Leading article: Mr Blair had no tricks left, and his spell was broken

Share
Related Topics

But what happened in the Commons yesterday was much more than a technical defeat on a single amendment. For a start, this was no defeat by a whisker. In parliamentary terms, it was a humdinger of a defeat, with 49 Labour MPs rejecting the 90-day detention period. The panic measures that had brought the Chancellor back from Israel, the Foreign Secretary from Moscow, and the Armed Forces minister from his hospital bed, were utterly futile. Without them, the Government would still have lost the vote. The margin, and the message, were clear.

Most of all, though, this was a devastating personal defeat for Tony Blair. The 90-day issue had become a test of the Prime Minister's authority, less because there was any principled difference between 90 or 28 days than because Mr Blair had insisted on 90. That so many Labour MPs nonetheless defied his pleas shows how his authority has been diminished. An adverse effect of this growing breach between the Prime Minister and his party will be the slowing of public sector reform.

In the past, Mr Blair's brinkmanship has always paid off. The spell is now broken. And it is broken not least because his judgement has been increasingly shown to be fallible. The decision not to seek a compromise before the debate was his and his alone. He went for broke, insisting that it was "sometimes better to lose and do the right thing than win and do the wrong thing". This was not only an arrogantly self-serving pronouncement before a parliamentary vote, but an exceptionally poor judgement call on his part - the culmination of the many poor judgements that have marked this ill-fated Bill.

Drafted in the wake of the terrorist attacks in London in July, the anti-terrorism Bill suggested a prime minister and a government driven not by high principle and competence but by fear. As many MPs argued yesterday, in a debate that showed Parliament at its best, such extended detention without charge threatened the very fundamentals of our judicial system and the civil liberties it guarantees. They noted - rightly - that neither the Prime Minister nor any other member of the Government had proved convincingly that the new provisions would enhance terrorist prevention.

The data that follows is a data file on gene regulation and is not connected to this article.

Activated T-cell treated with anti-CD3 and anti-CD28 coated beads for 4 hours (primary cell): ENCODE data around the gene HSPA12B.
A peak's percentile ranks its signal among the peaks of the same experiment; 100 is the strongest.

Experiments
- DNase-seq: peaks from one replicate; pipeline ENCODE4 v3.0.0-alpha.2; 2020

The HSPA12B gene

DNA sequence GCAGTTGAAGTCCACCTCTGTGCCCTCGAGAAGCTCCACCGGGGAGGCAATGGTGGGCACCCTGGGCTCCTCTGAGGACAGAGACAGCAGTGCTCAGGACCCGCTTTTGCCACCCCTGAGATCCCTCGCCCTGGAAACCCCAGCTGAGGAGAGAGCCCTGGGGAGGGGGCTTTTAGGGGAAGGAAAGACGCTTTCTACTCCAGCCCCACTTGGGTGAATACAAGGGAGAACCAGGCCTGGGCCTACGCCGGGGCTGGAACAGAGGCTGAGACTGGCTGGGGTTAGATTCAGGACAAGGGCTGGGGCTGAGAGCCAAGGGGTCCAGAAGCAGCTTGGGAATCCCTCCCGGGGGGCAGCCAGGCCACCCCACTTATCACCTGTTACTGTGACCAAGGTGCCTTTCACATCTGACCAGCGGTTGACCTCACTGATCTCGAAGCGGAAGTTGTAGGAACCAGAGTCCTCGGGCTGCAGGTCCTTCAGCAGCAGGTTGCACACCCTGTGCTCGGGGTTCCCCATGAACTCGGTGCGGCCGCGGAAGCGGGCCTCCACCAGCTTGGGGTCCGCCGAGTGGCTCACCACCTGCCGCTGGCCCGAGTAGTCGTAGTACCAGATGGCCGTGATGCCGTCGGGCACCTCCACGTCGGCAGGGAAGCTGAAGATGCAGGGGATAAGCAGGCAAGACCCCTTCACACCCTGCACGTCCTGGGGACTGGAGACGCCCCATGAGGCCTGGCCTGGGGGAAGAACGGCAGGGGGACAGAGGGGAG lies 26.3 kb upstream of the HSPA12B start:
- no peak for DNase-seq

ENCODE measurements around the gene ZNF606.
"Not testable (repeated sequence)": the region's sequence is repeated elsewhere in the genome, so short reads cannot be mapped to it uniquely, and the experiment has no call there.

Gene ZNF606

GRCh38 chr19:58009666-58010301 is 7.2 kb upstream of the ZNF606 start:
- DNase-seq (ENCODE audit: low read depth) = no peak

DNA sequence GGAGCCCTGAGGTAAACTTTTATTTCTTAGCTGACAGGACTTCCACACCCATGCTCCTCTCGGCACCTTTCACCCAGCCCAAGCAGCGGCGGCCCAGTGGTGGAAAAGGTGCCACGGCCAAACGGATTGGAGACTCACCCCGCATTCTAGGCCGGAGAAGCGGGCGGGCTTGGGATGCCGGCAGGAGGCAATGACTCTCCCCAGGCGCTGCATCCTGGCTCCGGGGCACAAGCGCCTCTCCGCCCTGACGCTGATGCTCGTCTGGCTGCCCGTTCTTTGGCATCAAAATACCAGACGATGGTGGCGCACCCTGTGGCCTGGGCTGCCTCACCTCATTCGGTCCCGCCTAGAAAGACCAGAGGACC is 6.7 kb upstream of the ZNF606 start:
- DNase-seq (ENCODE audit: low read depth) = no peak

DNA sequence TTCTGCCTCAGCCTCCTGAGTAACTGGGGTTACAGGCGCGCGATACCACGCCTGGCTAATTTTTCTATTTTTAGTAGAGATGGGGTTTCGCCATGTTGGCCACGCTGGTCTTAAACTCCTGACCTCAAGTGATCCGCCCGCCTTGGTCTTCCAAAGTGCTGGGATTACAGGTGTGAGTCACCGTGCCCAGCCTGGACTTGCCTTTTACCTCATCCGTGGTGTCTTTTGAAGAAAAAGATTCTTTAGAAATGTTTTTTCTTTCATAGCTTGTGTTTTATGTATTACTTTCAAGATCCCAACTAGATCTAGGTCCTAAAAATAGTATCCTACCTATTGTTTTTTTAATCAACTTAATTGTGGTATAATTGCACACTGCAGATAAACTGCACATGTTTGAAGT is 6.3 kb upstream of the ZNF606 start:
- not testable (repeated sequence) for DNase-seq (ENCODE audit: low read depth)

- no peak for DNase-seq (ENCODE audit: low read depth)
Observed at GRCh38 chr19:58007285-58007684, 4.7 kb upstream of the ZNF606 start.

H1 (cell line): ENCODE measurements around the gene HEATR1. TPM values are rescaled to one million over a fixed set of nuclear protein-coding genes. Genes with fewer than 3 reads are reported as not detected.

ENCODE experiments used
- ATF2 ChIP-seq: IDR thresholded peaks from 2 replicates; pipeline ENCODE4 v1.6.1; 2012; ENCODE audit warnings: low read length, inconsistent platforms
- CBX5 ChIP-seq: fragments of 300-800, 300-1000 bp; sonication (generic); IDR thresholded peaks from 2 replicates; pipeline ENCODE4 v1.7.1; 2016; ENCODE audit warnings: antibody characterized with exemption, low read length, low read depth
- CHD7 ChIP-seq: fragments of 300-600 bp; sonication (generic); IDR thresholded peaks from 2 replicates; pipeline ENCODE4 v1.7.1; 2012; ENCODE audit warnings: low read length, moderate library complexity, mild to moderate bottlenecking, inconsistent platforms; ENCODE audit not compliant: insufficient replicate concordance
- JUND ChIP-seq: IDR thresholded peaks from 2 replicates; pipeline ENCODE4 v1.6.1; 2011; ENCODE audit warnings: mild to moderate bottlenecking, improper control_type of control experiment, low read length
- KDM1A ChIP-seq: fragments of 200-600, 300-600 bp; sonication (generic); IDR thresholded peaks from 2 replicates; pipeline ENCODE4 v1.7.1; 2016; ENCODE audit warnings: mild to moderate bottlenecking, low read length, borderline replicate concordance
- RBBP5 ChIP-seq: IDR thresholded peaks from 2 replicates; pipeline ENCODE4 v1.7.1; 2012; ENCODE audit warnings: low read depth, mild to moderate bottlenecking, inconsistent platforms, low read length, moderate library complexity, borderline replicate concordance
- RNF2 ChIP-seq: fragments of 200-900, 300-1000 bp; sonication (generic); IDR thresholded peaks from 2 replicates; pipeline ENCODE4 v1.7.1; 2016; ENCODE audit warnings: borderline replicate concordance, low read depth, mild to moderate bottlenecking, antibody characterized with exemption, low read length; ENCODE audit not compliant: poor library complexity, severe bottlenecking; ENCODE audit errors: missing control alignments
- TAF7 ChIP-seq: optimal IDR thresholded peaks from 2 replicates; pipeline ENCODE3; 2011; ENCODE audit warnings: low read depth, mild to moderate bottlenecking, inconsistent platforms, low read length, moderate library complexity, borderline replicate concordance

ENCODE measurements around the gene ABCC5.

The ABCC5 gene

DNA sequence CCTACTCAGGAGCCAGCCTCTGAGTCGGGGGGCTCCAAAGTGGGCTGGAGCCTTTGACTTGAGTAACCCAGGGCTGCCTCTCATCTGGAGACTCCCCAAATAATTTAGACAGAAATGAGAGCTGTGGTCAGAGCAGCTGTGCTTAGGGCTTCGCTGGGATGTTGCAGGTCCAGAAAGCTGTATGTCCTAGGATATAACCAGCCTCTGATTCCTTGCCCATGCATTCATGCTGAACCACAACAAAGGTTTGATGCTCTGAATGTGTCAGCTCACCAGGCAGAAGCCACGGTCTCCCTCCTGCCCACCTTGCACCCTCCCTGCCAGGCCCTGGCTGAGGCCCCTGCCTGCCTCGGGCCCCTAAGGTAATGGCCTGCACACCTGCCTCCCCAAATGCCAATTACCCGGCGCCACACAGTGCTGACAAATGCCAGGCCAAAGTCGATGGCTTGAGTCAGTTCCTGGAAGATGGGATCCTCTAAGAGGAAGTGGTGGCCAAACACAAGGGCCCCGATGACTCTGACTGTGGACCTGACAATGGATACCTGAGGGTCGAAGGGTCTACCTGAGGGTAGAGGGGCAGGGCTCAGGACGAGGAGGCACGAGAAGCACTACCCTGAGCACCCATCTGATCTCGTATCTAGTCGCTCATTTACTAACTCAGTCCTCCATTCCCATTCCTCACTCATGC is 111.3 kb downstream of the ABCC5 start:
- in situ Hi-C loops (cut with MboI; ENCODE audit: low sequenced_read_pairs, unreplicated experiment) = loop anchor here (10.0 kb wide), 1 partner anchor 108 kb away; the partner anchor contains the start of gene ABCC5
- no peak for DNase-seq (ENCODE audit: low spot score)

They also resented the way in which the police, in the person of the Commissioner of the Metropolitan Police, Sir Ian Blair, and The Sun newspaper had been mobilised in the Government's support. The police, like the judiciary, must not only be above and beyond party politics, but unambiguously seen to be so. The key to preventing terrorism is reliable intelligence and skilled police work, not ever more repression.

But it was not only the Prime Minister's judgement on the anti-terrorism Bill that was called into question yesterday. Over the debate hung the dark shadow of Iraq and the "war on terror". Time and again, MPs asked why they should believe the arguments of the security services and the police when they had been so wrong about Iraq's weapons and had shot dead an innocent man at Stockwell. Where once Mr Blair would have been given the benefit of the doubt, his word is now a liability. This is a prime minister whose credibility, like his authority, is ebbing away, and Parliament - to the great credit of the MPs who yesterday followed their conscience - is coming back into its own.

React Now

Latest stories from i100
iJobs Job Widget
iJobs General

Recruitment Genius: Business Analyst - 12 Month FTC - Entry Level

£23000 - £27000 per annum: Recruitment Genius: A Business Analyst is required ...

Recruitment Genius: Chefs - All Levels

£16000 - £23000 per annum: Recruitment Genius: To succeed, you will need to ha...

Recruitment Genius: Maintenance Engineer

£8 per hour: Recruitment Genius: This is an opportunity to join an award winni...